The Organization of Petroleum Exporting Countries (OPEC) has decided to maintain its current production quotas, saying there will be no oil shortage even if there is a war in Iraq.
OPEC ministers said there is no need to change production quotas, now officially at 24.5 million barrels per day. Members said any shortage in the event of a war against Iraq could be covered.
No official contingency plan was announced, but the cartel said it can produce an extra three million barrels per day if necessary.
OPEC does not want to give the impression it supports a U.S. attack on Iraq, a member country.
Analysts say all OPEC countries are producing nearly to their limit and that supplies from Venezuela are only slowly getting back to normal after a crippling strike. But Saudi Arabia says it could produce more oil if necessary.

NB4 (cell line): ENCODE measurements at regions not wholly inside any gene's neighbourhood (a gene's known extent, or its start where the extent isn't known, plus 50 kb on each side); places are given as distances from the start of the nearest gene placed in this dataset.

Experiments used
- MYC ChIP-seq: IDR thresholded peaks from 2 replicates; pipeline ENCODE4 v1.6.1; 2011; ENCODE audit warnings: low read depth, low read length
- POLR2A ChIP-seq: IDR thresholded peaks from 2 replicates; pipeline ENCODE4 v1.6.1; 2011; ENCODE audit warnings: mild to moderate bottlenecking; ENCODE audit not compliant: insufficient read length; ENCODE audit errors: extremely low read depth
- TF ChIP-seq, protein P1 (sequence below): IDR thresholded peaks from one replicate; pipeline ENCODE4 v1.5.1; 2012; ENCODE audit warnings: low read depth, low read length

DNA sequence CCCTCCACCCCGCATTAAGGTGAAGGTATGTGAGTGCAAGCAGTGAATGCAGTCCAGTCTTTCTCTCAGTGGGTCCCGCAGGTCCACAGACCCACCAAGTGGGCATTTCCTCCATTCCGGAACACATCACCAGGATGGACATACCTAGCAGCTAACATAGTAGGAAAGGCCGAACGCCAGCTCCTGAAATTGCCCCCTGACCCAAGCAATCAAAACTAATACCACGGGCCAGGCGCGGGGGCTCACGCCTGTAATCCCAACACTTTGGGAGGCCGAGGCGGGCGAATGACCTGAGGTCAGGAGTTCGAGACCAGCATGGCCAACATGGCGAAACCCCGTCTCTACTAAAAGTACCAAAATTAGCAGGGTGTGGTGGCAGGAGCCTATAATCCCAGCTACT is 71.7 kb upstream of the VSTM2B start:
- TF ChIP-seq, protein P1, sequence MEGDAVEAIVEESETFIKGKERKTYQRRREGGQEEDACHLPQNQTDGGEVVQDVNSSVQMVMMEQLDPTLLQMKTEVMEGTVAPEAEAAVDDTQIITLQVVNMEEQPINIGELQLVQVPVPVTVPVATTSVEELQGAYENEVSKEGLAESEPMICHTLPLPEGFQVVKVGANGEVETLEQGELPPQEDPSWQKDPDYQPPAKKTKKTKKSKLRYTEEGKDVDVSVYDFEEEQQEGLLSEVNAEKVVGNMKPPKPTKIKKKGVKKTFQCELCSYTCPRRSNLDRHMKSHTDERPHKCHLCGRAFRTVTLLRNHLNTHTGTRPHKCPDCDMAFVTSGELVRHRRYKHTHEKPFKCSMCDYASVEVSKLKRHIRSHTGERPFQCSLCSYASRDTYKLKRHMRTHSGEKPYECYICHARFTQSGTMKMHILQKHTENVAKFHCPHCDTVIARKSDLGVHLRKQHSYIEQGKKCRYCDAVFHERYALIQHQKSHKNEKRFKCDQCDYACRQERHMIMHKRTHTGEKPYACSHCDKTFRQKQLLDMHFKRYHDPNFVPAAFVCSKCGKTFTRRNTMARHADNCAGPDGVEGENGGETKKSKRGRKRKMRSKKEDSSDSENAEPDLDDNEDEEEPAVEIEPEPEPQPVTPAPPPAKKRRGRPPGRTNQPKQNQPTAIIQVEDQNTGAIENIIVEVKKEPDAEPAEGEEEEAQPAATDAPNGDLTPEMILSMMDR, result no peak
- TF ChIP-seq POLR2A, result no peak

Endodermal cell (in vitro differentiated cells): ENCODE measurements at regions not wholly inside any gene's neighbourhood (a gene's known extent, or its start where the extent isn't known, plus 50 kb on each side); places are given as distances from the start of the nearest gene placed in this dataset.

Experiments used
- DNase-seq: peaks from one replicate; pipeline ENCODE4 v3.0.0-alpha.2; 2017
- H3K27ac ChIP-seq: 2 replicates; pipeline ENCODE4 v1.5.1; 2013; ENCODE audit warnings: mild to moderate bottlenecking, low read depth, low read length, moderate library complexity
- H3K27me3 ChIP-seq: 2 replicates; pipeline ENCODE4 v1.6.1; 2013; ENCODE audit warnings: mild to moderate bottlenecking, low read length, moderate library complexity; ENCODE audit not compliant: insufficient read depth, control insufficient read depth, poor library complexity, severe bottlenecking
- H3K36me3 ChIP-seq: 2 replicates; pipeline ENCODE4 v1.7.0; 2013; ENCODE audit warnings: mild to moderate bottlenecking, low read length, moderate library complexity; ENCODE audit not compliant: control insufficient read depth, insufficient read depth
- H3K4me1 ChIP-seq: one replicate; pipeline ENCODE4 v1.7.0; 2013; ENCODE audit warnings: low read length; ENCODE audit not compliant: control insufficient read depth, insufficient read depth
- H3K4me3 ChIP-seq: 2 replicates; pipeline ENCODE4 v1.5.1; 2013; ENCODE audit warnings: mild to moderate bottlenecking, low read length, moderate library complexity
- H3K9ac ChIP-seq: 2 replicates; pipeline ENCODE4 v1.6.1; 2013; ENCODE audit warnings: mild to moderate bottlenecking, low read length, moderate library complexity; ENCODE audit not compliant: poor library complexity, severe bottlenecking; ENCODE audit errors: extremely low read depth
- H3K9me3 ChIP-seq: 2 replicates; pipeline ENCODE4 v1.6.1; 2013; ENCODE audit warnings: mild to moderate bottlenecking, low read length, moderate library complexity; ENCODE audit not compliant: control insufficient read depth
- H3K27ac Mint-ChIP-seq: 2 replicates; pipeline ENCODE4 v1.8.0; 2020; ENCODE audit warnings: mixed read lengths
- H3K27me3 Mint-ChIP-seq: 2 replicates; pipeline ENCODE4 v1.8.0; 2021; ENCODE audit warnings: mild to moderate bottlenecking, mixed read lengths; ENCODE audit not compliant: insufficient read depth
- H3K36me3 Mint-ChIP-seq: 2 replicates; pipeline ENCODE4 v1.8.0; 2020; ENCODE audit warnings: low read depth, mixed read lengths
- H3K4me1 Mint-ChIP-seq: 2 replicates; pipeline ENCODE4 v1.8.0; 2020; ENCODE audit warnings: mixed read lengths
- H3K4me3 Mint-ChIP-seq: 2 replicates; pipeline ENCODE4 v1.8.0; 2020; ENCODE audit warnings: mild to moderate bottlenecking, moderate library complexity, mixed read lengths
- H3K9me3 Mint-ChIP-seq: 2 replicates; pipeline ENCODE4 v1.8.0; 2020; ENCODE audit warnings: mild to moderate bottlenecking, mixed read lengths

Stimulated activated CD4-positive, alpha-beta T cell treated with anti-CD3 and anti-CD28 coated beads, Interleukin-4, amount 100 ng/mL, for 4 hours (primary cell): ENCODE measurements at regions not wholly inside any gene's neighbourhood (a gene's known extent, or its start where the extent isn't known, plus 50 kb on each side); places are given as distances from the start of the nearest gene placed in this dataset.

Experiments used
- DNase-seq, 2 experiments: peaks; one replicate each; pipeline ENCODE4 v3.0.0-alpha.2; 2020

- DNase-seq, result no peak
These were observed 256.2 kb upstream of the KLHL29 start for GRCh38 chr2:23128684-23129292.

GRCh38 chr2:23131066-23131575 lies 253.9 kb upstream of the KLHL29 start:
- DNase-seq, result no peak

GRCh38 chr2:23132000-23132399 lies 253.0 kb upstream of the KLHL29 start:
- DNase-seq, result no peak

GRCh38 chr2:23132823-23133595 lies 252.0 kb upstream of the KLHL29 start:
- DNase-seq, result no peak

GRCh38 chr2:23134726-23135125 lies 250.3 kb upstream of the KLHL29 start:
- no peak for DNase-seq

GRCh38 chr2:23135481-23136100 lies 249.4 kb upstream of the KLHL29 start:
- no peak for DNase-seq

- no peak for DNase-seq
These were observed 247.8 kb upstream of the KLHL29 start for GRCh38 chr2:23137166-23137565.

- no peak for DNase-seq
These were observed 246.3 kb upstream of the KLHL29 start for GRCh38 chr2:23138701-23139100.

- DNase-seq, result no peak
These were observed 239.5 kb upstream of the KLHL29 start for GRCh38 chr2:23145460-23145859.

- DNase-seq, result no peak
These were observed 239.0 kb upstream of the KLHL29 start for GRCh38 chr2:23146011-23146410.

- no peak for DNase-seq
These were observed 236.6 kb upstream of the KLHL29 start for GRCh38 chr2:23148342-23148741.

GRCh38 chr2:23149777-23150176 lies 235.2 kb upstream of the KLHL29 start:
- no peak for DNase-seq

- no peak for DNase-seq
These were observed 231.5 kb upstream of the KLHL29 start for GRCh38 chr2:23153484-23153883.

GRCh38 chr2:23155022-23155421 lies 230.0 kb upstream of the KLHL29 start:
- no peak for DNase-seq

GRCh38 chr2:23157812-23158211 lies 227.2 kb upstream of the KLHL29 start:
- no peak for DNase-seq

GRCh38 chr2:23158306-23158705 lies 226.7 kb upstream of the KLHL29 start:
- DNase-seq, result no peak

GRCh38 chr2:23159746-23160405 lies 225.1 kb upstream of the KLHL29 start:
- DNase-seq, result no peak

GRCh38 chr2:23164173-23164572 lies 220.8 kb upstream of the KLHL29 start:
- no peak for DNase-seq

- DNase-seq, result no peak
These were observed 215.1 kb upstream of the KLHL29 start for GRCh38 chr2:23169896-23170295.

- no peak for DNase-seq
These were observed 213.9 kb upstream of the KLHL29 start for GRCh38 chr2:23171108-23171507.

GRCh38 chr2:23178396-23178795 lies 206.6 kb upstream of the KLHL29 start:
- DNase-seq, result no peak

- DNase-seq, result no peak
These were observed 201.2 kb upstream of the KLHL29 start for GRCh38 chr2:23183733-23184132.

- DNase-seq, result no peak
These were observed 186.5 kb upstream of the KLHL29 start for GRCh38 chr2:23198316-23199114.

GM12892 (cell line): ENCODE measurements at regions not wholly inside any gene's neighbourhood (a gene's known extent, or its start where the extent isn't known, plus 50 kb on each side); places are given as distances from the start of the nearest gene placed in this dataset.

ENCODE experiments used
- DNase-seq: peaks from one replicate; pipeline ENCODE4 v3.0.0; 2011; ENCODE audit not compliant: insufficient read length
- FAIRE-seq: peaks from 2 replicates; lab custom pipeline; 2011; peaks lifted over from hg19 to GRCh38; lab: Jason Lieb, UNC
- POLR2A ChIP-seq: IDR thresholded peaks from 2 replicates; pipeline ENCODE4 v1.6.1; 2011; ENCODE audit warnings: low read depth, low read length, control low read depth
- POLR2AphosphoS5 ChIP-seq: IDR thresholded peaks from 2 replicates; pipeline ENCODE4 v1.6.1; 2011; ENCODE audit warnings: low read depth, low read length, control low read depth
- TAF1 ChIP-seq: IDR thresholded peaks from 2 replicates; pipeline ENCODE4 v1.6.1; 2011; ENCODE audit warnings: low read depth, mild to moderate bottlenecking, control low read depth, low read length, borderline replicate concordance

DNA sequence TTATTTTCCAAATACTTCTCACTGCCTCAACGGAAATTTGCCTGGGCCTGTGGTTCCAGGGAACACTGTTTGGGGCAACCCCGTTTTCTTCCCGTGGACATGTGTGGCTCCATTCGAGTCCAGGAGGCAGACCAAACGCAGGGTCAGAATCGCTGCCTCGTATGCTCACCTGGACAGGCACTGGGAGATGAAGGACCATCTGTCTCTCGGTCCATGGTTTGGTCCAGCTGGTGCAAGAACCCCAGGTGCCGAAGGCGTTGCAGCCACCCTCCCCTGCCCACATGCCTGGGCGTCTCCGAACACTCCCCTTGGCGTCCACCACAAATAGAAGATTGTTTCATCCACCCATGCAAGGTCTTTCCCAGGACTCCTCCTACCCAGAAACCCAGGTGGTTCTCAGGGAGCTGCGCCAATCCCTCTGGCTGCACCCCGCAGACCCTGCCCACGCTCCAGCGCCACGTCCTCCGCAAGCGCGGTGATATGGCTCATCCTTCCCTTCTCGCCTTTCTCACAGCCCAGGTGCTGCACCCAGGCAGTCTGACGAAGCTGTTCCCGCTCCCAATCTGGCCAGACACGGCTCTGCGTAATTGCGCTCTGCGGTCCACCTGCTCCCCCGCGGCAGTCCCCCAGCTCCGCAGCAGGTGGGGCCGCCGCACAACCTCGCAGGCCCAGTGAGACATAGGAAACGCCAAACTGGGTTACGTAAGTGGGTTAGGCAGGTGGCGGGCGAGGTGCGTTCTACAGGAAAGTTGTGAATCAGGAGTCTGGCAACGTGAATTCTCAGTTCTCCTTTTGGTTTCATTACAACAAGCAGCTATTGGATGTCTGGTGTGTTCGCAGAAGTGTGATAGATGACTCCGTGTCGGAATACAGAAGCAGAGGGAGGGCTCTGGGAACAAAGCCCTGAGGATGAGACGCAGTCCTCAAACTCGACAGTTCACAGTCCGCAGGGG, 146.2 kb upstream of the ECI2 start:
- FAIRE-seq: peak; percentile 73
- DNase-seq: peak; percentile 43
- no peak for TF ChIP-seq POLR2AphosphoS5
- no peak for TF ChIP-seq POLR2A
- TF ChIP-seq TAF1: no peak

The uncertainty surrounding the possible war has pushed oil prices up to their highest levels since the last Gulf War. OPEC fears prices could drop quickly if any war is short-lived.
But the president of International Energy Associates in Washington, Hermann Franssen, says if a war drags on, prices will stay high.
"The market will be impacted by an outage of Iraqi production for three months or longer, and that means that other OPEC producers have to increase production and you will get a situation where the market will remain rather tight for some time to come," he said.
U.S. Energy Secretary Spencer Abraham has said the United States would tap its national reserves as a last resort, in the event of a severe shortage, something OPEC is hoping to avoid.